# Homework Help: Voltage across resistors - Series & Parallel

1. Nov 30, 2011

### lloydowen

Hey, I have a circuit which you can see in the images attached.

I had 3 questions and I *THINK* I've answered one of them. But I can't seem to get to the next part. Here's the questions below

Questions:
a) The total Resistance (Rt) of the circuit.
b) The voltage across each resistor, V1, V2, V3
c) The currents I1, I2, I3, I4

Attempts:

a) What I have done so far is RT = 1/(1/330 + 1/470 + 1/650) = 144Ω
Series + Parallel = Rt = 220 + 680 = 900Ω (Series)​
900Ω + 144Ω = 1.044kΩ​

b) *Haven't really gotten that far* all that I've gathered is V= I * R I only have the variable R so I'm not sure what to do :(

1. The problem statement, all variables and given/known data

2. Relevant equations

3. The attempt at a solution

2. Nov 30, 2011

### technician

You have the total resistance and the battery voltage so you can calculate the current from the battery. V1 and V3 should then be straightforward....

3. Nov 30, 2011

### lloydowen

Thank you! Can't believe I didn't think of that :( What about V3 ? Do I calculate each resistor & then add them together?

4. Nov 30, 2011

### lloydowen

Alright I'll try that.. The current through R1 is 9.578mA and I suppose R5 should be the same ?

5. Nov 30, 2011

### technician

Can you now find V2? The resistors R2, R3 and R4 are in parallel

6. Nov 30, 2011

### lloydowen

Well because they're in parallel wouldn't the voltage remain the same throughout each resistor? so If I fidn the voltage for one would they all be the same? My teacher is really bad sorry if these seems stupid !

7. Nov 30, 2011

### technician

You are correct, the voltage across R2, R3 and R4 is the same (do you know what it is)
So now you can calculate the current through R2, R3 and R4.....

8. Nov 30, 2011

### lloydowen

Sorry but I can't think of a formula to calculate the voltages for the parallel circuit :(

9. Nov 30, 2011

### Staff: Mentor

What's the equivalent resistance of the parallel resistors?

10. Nov 30, 2011

### lloydowen

144Ω I believe...

11. Nov 30, 2011

### technician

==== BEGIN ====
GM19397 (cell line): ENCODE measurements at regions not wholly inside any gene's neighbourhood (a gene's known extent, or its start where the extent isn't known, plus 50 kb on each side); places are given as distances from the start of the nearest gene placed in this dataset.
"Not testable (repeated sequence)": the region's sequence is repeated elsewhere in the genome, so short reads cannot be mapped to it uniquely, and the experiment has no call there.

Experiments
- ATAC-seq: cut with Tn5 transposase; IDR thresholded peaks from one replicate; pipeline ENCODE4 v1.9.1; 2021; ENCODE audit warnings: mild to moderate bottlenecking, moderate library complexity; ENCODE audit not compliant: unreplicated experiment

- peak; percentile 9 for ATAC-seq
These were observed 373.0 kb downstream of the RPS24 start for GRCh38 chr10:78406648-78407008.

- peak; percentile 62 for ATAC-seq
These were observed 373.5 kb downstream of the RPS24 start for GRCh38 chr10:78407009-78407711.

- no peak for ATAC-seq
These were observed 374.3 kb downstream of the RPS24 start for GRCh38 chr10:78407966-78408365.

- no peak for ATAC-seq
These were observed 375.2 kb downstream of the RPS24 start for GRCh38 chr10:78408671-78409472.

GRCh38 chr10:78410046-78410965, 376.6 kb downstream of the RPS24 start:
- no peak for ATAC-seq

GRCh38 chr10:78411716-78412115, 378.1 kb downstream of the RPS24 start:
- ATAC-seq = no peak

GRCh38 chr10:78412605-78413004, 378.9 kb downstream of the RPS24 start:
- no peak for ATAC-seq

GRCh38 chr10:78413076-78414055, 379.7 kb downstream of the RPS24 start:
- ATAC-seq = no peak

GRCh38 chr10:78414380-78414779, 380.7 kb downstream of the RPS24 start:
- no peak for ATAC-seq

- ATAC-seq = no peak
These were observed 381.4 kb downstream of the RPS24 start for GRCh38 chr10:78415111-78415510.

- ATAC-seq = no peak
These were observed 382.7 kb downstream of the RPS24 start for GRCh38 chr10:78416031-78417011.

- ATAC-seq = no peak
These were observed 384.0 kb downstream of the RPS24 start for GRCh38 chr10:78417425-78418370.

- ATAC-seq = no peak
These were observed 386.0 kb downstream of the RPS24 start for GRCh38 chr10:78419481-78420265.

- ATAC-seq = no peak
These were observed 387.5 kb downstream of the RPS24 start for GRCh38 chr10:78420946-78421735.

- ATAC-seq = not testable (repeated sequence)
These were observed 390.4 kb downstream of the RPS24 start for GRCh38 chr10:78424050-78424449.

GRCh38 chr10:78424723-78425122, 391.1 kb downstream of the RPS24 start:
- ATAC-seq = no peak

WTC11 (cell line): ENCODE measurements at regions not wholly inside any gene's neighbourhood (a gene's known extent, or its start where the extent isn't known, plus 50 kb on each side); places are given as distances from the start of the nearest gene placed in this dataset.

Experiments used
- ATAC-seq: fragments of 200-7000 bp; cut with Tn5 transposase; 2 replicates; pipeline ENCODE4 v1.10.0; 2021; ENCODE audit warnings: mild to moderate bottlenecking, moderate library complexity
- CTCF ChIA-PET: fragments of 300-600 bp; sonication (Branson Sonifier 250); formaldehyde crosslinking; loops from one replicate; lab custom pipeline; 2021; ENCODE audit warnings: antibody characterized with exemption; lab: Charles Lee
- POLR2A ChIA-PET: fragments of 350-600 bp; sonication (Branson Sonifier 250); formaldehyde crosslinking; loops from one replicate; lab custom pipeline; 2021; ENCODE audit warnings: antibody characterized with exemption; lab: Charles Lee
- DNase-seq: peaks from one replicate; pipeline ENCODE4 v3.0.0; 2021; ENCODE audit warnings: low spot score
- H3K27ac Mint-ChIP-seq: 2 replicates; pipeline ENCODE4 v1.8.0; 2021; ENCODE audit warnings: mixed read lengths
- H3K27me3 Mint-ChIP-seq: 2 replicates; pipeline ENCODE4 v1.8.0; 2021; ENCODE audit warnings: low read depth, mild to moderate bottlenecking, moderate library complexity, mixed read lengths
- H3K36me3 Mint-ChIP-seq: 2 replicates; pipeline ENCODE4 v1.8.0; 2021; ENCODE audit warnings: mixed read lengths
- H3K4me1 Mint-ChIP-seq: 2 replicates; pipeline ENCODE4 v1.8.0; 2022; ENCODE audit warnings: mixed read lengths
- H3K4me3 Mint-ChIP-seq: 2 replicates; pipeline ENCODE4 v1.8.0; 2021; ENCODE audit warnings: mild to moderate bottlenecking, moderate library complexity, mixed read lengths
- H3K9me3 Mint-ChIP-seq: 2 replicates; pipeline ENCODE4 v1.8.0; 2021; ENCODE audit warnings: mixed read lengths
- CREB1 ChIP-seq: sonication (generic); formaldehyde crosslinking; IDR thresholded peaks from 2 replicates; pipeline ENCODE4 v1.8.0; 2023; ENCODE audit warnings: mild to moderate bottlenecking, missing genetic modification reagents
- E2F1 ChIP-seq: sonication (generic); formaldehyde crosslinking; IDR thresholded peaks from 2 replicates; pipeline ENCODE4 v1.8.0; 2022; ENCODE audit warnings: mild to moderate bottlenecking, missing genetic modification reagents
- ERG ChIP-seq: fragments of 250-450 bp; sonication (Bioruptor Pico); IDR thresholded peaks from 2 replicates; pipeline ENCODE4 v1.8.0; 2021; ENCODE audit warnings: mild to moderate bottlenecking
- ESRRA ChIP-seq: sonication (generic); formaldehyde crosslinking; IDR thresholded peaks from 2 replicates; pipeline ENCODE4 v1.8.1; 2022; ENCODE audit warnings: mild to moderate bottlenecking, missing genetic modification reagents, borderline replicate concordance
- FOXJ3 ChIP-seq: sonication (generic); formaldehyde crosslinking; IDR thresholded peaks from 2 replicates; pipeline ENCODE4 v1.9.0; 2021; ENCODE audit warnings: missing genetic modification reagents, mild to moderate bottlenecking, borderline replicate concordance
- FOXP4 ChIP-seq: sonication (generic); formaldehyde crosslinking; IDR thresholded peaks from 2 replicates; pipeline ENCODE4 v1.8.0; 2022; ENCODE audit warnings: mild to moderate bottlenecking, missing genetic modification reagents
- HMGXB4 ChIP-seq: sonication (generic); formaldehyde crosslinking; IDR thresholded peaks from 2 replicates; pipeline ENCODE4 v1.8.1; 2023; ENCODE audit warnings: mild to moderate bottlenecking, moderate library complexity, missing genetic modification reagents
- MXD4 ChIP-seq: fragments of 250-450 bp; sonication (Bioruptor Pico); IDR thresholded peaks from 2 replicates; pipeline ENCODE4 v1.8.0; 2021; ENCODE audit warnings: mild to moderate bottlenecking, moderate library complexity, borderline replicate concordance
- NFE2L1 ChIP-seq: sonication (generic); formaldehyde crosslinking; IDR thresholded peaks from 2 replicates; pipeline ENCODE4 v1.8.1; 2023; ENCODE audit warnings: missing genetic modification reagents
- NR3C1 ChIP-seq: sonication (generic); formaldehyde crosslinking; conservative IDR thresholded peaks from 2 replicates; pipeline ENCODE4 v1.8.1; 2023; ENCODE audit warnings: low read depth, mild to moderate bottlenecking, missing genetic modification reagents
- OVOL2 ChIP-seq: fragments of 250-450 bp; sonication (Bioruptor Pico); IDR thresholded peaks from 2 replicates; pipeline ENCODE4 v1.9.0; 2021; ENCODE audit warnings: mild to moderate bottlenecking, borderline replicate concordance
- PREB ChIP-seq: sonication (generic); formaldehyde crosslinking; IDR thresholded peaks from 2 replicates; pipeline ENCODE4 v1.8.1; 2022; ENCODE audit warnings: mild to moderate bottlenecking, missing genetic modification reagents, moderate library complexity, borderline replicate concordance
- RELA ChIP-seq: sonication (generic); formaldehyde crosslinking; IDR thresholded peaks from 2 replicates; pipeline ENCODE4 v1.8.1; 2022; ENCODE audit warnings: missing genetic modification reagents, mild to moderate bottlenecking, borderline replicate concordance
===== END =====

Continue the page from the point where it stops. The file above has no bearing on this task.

You should be able to calculate V1 and V3....which should then give you V2 !!!!

12. Nov 30, 2011

### Staff: Mentor

If that's the case, what's the voltage drop across that resistance?

13. Nov 30, 2011

### lloydowen

I don't know how to work the v.d out :( I have it drawn on pcbwizard so I can check my answers but I need to be able to do manual way :/

14. Nov 30, 2011

### Staff: Mentor

Ohm's law! You've already calculated the current, right?

15. Nov 30, 2011

### lloydowen

I have the current for R1 and R5, not the parallel circuit though ?

16. Nov 30, 2011

### Staff: Mentor

Surely it's the same current? R1 and R5 are in series with the equivalent resistance of R2||R3||R4. Note: The individual currents through the parallel resistors must sum to that.

17. Nov 30, 2011

### lloydowen

Yes R1 and R5 are the same current, but I don't get the formula which links the equivalent current from the parallel to series ? If that makes sense.. :/

18. Nov 30, 2011

### Staff: Mentor

R1, R5, AND the equivalent resistance for the parallel resistors all share the same current.

19. Nov 30, 2011

### lloydowen

I realise that R1 and R5 have equal current. I also realise that if you add all of the parallel resistors up you receive the equivalent current of R1 and R5, but what I don't get is how you work the current out for the parallel circuit? I only realise that they are the same because I'm using a circuit simulator to try and help me...

20. Nov 30, 2011

### Staff: Mentor

Let's call the equivalent resistance of the three parallel resistors R234. Then R1 and R234 and R5 are in series. They all MUST have the same current because they are in series.